Being able to drive, finally having the wherewithal to go wherever, whenever: it’s a rush when you’ve just turned 16. That’s true even if you have nowhere in particular to go—just a trip to a fast-food spot could feel like a journey. As a newly licensed boy once told me back then, with much bravado: “I can go to Taco Bell whenever I want.”
With little disposable income—save for the minimum-wage paychecks from my job at the mall—my entertainment options at the time were pretty limited. My friends and I would often grab dinner at a fast-food drive-through and stuff our faces while on our way to wherever, music blaring. This is what it must feel like, we thought, to be all grown up and have everywhere to go.
Eating in your car is the thing to do at Superdawg, whether you’re a teenager or not. Opened in 1948, the Norwood Park drive-in still reps midcentury car culture by serving meals to customers in their parked cars. More than just a nostalgic replica, it’s a relic, a true antique. Also antique are the anthropomorphic hot dogs standing sentinel atop the eatery, dubbed Maurie and Flaurie after the twosome who first opened the joint. Maurie, who’s dressed as a caveman wrestler, shows off his guns to Flaurie, who bats her twinkling eyes at him in a demure blue skirt.
My husband and I visited Superdawg at dusk, a time of day when the blue neon around the car stalls burns bright. If you squint hard enough to blur the 21st-century silhouettes of the cars pulled up in each stall, you could be back in the 1950s, among poodle skirts and ducktails, with the Big Bopper playing from the loudspeakers.
The ordering system takes us back in time, too. The backlit menu lists options in a retro-style font with cartoon line drawings of hot dogs and shakes. When we’re ready, we push a button on the metal “Order-Matic” and wait for someone inside to take our order. No LED screen flashes to confirm what we want. Instead, a tinny-sounding voice comes over the speaker, through which “ketchup” sounds so much like “peppers” that I have to spell it out.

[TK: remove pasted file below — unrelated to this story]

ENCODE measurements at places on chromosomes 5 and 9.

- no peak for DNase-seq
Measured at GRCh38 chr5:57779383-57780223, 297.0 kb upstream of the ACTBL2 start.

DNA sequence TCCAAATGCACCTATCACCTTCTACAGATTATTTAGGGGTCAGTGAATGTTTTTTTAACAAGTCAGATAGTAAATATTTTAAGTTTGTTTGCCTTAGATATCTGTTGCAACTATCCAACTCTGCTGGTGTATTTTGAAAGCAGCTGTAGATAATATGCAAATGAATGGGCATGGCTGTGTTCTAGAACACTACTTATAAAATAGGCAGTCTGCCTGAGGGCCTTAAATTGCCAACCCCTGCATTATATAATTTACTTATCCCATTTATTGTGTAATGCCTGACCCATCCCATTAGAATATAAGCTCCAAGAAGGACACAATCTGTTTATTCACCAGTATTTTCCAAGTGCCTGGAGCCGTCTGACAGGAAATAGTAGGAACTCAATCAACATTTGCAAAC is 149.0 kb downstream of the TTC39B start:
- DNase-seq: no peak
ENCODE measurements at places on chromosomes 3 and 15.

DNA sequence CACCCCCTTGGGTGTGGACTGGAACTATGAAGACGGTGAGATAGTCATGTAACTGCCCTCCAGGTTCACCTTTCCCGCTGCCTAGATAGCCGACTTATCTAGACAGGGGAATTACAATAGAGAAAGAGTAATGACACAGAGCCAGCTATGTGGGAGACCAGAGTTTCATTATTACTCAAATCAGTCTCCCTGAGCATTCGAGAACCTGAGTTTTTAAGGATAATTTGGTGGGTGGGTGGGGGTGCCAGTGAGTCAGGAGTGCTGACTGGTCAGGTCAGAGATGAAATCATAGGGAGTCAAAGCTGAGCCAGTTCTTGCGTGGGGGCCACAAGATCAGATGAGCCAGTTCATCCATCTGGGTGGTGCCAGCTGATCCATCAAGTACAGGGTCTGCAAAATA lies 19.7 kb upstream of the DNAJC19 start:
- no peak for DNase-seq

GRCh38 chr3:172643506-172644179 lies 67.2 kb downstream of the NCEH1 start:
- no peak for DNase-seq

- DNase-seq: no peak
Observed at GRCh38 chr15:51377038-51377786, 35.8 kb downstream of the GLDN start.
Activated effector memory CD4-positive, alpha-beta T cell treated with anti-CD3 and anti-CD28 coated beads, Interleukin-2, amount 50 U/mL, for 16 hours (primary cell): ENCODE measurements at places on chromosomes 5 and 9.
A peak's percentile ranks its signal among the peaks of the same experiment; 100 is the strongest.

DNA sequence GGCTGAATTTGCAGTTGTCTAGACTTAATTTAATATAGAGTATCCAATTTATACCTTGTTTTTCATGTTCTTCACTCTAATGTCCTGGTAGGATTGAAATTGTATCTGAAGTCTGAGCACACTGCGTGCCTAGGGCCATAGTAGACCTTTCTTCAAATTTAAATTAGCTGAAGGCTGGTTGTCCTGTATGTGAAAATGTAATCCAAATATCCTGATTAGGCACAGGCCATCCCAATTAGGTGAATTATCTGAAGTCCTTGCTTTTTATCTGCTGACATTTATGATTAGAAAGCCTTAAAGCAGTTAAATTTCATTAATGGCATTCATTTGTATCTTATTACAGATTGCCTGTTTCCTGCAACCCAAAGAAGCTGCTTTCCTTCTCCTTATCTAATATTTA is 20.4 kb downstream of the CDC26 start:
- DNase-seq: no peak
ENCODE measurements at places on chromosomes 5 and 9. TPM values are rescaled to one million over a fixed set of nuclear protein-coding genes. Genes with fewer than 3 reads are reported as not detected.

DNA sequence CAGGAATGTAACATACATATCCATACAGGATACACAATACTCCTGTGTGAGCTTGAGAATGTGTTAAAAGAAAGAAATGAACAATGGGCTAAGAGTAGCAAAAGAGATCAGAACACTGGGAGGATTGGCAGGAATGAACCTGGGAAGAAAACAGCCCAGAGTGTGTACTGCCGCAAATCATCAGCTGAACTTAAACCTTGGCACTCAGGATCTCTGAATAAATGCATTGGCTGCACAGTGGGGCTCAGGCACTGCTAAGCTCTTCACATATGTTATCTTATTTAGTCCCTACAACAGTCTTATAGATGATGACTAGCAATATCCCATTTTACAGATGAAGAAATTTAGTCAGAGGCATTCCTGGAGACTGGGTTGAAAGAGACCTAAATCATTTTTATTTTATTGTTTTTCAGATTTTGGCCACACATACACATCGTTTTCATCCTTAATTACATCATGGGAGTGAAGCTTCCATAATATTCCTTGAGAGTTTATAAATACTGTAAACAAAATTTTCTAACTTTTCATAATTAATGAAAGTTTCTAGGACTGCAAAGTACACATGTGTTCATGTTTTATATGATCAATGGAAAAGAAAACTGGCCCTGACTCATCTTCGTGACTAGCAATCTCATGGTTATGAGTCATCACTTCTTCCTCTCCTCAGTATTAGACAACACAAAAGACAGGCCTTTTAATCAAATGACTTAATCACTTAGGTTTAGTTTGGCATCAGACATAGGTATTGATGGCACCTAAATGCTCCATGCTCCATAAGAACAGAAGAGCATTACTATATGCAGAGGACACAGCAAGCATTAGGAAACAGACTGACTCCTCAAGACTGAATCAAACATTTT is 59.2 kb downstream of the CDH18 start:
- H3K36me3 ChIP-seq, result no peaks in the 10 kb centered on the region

All part of the charm.
So we order, hot dogs with the neon-green relish particular to Chicago. And chocolate shakes so thick that the straws that come with them are nearly useless. Our tray arrives on the shoulder of a carhop, not on roller skates and in a poodle skirt but on foot and in a uniform polo and khakis. My husband’s window is rolled down all the way, so she asks him to roll it up, just a bit, to have something to clip the tray to.
The tray being on his side, it’s up to my husband to start doling out the food. The drinks first—we’re sharing a Coke and each have a shake. Those get placed in our console’s cup holders, of which, thankfully, there are four. The hot dogs—four total—come in boxes, with fries nestled inside. One hot dog on the console, one on my lap. Precariously balanced. My lap is not substantial nor steady enough to serve as a sturdy eating surface. Especially when I need mustard, salt, and napkins handed over to me.
The food? The food is amazing; Superdawg is easily the best hot-dog stand for miles. These are not your everyday Vienna beef dogs—the Superdawg is specially made from a recipe created by Maurie and Flaurie themselves. Each one is thick and meaty, without the gummy taste of filler that other dogs have. They’re seasoned with a blend of salt and spice, as well as some other flavor I have never been able to put a finger on—not as cloying as anise and not as sweet as cinnamon. Truly, I’ve never tasted a dog quite like this one. What keeps me coming back, though, are the fries. (Full disclosure: french fries are one of my top five favorite foods; I consider myself a connoisseur.) These are the only ones I know of that blend two of my favorite features: they’re both crinkle- and fresh-cut and perfectly crisp. But make no mistake, everything on this menu is good.
Eating in the car, though? For the birds. The last time my husband and I visited, I forgot about the tray and opened my window all the way. Our salt and pepper, ketchup, and napkins all ended up on the ground outside our car. I couldn’t imagine having kids in the car. No wonder my father, neat freak that he is, never took us there.
When you’re a teenager, you have nowhere to go that’s your own, no place except your car. So I could see why, at that age, eating with my friends in my car felt like having a dinner party.
Now that I'm all grown up—and capable of hosting a real dinner party—I see car-eating for what it is: a plain mess.